• Four Sigmatic Peanut Protein – this protein is a blend of pea protein, hemp protein, chia, coconut and pumpkin seed protein. It is sweetened with coconut palm sugar and monk fruit. This protein powder also has an array of mushrooms and things like ashwagandha to help with muscle repair. This cost about $2.53 per serving.
A pink smoothie in a bowl with raspberries, blueberries, granola and chia seeds on top.

Peanut powder (peanut butter protein) – peanut powder is the powder leftover after extracting the oil from roasted peanuts. After pressing out the oil, the dried peanuts are ground down into a fine powder which is ready to use in smoothies (or you can just add water to make a thick paste that tastes just like peanut butter without the fat). Peanut powder is usually unsweetened, but some brands have added sugar. I like to use an organic peanut butter protein powder.

Norcal Organics Peanut Butter Protein is great, it’s unsweetened and is $0.75 per serving for 11 grams of protein per serving.

Whey protein – if you can tolerate whey protein, that is also a great way to add protein to the smoothie. Whey protein is vegetarian friendly but not vegan friendly. It will not have the same consistency, so the smoothie may be slightly thinner (since whey doesn’t absorb the liquid like the vegan protein does). Use a sweetened or unsweetened whey protein that is grass fed.

Beef protein – If you are not vegan/vegetarian, beef protein is a great option. Unlike whey protein, the beef protein powder is not made from the whey (dairy) so it’s easier to digest than whey protein.

  • Equip Foods Brand Peanut Butter or Chocolate are both great options for most smoothies. Equip Foods Prime Proteins are sweetened with stevia and is about $2.05 per serving, for 20 grams of protein per serving.

Collagen peptides – collagen peptides are usually unflavored and easily dissolve into most hot and cold beverages. They are easy to digest and a great way to add protein to any smoothie. You could add these in addition to any of the other protein powders listed, as they do not change the flavor or the texture of the smoothie at all. Since these are unsweetened, if you are only using collagen peptides, you may want to add some honey/maple syrup/dates/banana to add some extra sweetness.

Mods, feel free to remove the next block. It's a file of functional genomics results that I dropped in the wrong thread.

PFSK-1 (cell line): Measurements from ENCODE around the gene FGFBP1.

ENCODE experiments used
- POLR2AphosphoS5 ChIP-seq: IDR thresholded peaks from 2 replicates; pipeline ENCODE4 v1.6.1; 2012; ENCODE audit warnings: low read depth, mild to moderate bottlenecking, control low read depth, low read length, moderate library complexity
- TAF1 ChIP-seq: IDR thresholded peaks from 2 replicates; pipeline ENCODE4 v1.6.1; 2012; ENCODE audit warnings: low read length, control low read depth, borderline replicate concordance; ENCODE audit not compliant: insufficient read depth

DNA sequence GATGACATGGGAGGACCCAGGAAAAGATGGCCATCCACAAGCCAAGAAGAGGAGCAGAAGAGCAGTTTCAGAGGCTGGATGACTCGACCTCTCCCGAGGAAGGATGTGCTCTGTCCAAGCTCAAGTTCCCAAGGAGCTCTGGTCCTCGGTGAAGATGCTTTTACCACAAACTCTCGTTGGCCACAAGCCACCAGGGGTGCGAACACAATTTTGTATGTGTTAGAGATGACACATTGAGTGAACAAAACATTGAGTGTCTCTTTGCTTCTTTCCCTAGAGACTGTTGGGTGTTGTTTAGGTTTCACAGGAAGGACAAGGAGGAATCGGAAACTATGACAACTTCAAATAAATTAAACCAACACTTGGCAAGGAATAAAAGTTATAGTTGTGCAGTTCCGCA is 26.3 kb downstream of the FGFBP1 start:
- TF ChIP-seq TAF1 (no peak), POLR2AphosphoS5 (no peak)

• The collagen peptides from Thrive Market are $0.51 per serving and offer 10 grams of protein per serving.
Mango blackberry smoothie being poured into a tall glass.

What to consider when using protein powder in smoothies

Vegan protein powders absorb liquid so they usually need more liquid than whey based protein, beef protein or collagen peptides. If a recipe is written specifically for vegan protein powder, you can add about ¼ cup of rolled oats to create the same texture/consistency.

The flavor of the protein powder will change the flavor of the smoothie – adding a vanilla or chocolate protein powder will change the flavor of the smoothie. To be safe, I usually recommend vanilla protein powder unless the smoothie has other chocolate ingredients or the fruits naturally go well with chocolate (like bananas, strawberries, raspberries or dark sweet cherries).

What are other ways to add protein to smoothies

There are so many ways to add protein to smoothies, check out this article for 13 ways to add protein to smoothies. You can combine different sources of protein to make the smoothie super filling. Some of my favorite ways to add protein to smoothies in addition to using protein powder are:

  • Hemp hearts
  • Rolled oats
  • Peanut butter or chocolate tahini spread
  • Black beans or white beans (like cannellini beans, navy beans or great northern white beans)
  • Recipes that use protein powder

Try these protein powder smoothie recipes